FERC races to impose NERC’s new rules, raising howls of protest in the process.
Bruce W. Radford is editor-in-chief of Public Utilities Fortnightly.
After pleading with Congress for so many years, and then at last winning the requisite legislative authority to impose mandatory and enforceable standards for electric reliability, to replace its legacy system of voluntary compliance, the North American Electric Reliability Council (NERC) finds itself at a curious juncture.
It wants to slow the transition.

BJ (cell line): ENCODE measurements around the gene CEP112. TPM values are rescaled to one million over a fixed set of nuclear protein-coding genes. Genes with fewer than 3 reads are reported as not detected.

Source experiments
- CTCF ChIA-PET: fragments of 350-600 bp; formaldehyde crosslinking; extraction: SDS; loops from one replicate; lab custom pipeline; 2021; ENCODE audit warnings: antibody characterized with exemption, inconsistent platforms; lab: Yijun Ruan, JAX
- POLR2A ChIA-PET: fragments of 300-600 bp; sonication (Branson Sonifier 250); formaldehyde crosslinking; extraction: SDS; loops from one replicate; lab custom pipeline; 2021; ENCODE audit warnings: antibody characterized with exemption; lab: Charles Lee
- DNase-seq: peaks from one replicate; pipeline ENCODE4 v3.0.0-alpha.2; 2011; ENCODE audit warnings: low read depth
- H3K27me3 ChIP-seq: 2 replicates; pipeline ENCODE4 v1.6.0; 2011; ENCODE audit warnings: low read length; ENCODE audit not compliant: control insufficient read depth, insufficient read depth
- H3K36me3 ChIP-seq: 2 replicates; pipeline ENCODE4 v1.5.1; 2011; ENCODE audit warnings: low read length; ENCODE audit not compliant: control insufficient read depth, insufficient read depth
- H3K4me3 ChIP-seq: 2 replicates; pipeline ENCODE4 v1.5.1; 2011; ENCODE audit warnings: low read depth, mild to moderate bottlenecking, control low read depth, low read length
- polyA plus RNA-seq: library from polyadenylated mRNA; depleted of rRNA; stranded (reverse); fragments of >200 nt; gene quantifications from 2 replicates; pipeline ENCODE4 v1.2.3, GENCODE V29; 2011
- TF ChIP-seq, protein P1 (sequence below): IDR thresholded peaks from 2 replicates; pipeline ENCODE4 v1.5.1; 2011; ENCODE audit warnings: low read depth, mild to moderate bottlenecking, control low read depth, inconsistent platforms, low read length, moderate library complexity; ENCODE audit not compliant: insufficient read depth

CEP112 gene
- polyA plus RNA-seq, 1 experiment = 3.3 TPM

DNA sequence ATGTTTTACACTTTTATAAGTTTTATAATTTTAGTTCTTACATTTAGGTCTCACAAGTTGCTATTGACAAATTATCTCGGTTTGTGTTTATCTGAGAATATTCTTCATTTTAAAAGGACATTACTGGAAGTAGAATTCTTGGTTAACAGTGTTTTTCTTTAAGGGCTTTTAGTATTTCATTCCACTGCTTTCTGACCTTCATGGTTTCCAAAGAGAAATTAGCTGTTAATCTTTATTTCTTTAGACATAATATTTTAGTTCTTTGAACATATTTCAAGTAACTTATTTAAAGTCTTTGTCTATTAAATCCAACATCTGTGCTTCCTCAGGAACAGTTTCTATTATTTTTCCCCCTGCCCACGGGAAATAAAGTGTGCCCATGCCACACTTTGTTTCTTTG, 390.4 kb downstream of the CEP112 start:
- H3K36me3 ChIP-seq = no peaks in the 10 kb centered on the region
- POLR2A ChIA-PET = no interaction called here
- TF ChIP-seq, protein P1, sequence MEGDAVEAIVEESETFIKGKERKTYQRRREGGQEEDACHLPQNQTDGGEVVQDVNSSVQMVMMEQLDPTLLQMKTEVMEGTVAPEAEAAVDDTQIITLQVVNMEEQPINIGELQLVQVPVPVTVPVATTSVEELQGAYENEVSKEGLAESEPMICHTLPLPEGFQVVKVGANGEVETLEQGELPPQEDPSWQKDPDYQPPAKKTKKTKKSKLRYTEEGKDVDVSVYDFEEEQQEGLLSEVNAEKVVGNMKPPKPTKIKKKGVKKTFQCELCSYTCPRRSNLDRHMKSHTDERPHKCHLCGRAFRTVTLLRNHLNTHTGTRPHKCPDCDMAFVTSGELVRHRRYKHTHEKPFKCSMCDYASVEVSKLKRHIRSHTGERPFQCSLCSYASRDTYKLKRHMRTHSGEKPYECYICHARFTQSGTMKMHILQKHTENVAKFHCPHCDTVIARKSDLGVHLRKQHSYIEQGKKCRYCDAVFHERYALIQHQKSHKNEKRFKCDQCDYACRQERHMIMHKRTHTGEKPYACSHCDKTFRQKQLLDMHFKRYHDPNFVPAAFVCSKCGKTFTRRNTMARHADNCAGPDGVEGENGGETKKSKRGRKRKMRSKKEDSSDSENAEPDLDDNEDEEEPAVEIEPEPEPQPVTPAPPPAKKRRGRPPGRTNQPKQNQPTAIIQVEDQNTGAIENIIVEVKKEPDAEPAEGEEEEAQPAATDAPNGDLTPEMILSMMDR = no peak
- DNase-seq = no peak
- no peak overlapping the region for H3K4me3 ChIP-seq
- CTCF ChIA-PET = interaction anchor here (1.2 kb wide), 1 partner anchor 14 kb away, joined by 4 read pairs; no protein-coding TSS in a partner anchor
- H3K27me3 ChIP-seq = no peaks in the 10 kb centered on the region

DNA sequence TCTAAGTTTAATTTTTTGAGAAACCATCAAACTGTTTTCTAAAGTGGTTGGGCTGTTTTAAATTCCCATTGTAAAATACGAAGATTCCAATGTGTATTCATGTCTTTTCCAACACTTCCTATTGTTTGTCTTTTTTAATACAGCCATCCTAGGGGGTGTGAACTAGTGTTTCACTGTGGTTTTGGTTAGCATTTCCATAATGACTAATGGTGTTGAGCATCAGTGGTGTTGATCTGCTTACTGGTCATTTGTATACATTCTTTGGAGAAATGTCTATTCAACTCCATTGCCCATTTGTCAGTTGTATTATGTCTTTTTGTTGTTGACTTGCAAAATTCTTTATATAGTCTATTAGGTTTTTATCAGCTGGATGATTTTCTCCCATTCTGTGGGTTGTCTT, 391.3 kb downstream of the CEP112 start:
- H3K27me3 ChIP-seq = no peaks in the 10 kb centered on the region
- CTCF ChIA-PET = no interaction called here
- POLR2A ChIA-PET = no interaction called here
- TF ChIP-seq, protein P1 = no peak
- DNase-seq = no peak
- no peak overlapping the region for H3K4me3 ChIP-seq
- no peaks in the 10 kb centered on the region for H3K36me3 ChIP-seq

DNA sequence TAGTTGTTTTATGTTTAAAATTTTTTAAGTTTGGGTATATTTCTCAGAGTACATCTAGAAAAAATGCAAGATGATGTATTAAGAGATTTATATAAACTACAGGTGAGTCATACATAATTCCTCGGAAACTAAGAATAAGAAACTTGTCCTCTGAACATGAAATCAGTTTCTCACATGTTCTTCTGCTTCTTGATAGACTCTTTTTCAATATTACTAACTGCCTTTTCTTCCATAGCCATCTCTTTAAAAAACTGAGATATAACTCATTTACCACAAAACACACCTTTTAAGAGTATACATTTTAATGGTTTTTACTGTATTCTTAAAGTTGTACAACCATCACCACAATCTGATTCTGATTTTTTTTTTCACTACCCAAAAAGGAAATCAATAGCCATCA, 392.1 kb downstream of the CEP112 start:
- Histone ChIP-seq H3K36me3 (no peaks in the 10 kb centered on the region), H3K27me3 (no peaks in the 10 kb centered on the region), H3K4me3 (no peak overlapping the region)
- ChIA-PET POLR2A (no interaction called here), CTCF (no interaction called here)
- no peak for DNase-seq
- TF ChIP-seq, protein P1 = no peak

Of course, NERC still urges federal regulators to stay on track as expected to approve a new set of electric reliability standards by June 1—in time to go live for this year’s summer peaking season. However, when it comes to assessing fines and penalties on those violating the new rules, NERC wants to put on the brakes. It wants the Federal Energy Regulatory Commission (FERC) to agree to a grace period of at least six months without general enforcement of monetary penalties—what some have called a “shakedown cruise.” That would allow the industry to gain familiarity with the thousand and more requirements contained in the 100-plus standards that NERC proposed last April. During the transition, extending to Jan. 1, 2008, NERC would evaluate reliability performance and calculate any penalties otherwise owed, which could run to a million dollars a day, per violation. But NERC would not collect any fines, except for violations seen as especially egregious.